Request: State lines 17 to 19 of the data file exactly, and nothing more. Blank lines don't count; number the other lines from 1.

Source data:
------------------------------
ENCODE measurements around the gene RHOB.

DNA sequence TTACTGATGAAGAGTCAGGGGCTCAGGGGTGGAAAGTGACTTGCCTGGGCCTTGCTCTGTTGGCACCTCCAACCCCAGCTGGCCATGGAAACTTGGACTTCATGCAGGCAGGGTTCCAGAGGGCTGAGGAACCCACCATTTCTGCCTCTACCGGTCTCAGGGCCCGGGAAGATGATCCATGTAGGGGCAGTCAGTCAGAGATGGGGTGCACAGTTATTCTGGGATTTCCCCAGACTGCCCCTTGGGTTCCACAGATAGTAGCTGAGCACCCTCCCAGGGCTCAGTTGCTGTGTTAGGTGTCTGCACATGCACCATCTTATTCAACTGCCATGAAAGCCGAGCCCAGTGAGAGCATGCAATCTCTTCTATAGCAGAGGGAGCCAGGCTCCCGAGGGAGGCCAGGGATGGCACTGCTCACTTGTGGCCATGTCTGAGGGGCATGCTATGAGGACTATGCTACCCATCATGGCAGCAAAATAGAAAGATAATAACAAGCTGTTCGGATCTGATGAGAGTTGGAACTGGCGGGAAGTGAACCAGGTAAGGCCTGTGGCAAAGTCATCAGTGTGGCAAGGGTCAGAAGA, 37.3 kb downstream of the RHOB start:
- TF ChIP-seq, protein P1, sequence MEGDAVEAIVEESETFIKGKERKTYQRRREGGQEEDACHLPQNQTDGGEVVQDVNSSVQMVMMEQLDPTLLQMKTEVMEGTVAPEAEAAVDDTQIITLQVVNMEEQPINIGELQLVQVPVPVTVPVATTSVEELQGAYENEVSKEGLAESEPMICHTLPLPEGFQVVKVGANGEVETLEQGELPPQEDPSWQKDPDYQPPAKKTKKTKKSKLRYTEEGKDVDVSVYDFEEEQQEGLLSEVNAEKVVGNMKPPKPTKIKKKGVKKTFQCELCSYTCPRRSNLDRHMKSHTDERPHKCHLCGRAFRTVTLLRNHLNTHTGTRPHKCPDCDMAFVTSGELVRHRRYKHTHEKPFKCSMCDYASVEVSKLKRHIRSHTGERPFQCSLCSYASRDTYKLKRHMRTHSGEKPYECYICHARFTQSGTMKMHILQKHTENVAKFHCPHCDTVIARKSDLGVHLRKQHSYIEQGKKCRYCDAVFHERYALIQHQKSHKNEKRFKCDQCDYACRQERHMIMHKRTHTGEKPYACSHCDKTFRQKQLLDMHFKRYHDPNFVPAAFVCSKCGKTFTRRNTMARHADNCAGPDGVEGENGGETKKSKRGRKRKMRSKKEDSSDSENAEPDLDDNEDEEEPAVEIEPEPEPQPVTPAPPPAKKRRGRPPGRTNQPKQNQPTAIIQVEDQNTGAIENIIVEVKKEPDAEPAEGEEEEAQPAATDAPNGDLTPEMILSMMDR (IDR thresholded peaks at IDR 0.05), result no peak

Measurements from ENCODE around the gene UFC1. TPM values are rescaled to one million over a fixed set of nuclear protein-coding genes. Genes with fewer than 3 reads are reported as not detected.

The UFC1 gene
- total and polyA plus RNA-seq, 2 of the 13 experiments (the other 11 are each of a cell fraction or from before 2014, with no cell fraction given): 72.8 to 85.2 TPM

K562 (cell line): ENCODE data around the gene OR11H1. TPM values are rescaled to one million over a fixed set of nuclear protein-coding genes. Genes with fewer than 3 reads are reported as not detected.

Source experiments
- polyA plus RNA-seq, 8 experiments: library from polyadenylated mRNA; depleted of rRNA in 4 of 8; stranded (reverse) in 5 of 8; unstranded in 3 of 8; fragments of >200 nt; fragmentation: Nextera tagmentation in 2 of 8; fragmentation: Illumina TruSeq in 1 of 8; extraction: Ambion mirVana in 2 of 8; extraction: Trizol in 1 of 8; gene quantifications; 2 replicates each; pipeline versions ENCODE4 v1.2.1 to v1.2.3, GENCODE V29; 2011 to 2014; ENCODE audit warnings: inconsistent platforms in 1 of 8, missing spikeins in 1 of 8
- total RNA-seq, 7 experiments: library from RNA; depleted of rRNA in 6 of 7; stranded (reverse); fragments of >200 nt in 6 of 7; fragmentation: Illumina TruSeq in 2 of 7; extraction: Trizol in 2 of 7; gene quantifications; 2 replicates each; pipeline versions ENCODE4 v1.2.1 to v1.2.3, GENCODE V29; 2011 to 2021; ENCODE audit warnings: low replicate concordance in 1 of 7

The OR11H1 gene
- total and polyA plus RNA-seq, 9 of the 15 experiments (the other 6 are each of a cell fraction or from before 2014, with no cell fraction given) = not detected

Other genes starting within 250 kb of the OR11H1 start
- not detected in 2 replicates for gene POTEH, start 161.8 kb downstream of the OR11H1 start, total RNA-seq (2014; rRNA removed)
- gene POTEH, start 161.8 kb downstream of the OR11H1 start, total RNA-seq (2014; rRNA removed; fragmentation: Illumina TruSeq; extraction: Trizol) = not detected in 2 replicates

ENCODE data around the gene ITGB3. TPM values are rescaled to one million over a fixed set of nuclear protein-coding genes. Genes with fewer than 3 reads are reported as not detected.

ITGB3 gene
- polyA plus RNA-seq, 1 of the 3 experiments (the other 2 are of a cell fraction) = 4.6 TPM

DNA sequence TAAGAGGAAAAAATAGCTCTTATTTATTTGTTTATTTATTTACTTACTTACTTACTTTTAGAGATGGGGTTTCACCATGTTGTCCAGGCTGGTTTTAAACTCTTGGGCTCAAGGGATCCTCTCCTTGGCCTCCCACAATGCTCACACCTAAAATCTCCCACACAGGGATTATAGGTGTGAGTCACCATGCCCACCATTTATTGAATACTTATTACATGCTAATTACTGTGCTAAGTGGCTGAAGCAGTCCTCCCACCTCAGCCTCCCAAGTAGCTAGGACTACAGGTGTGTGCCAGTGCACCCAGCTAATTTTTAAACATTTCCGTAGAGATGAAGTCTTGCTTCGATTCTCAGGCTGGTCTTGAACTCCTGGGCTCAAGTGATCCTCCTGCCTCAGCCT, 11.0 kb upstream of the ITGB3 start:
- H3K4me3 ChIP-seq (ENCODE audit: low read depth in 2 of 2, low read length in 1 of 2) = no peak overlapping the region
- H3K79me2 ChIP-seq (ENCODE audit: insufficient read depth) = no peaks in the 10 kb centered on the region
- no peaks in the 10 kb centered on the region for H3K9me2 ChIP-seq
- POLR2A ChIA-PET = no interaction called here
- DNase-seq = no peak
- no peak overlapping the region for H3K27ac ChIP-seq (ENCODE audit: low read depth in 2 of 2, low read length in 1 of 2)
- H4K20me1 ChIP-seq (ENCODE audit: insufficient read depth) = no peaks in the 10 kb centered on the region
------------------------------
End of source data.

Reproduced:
ITGB3 gene
- polyA plus RNA-seq, 1 of the 3 experiments (the other 2 are of a cell fraction) = 4.6 TPM

DNA sequence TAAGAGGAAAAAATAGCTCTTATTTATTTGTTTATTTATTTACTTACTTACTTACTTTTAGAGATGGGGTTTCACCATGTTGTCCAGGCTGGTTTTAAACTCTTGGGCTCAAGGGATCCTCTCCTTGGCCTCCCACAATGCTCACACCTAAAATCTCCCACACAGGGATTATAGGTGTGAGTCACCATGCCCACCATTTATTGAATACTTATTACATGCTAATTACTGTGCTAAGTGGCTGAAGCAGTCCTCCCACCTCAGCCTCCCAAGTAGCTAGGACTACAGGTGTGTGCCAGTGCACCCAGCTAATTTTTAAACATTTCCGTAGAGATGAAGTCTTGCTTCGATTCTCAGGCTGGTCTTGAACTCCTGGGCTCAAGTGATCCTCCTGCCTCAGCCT, 11.0 kb upstream of the ITGB3 start: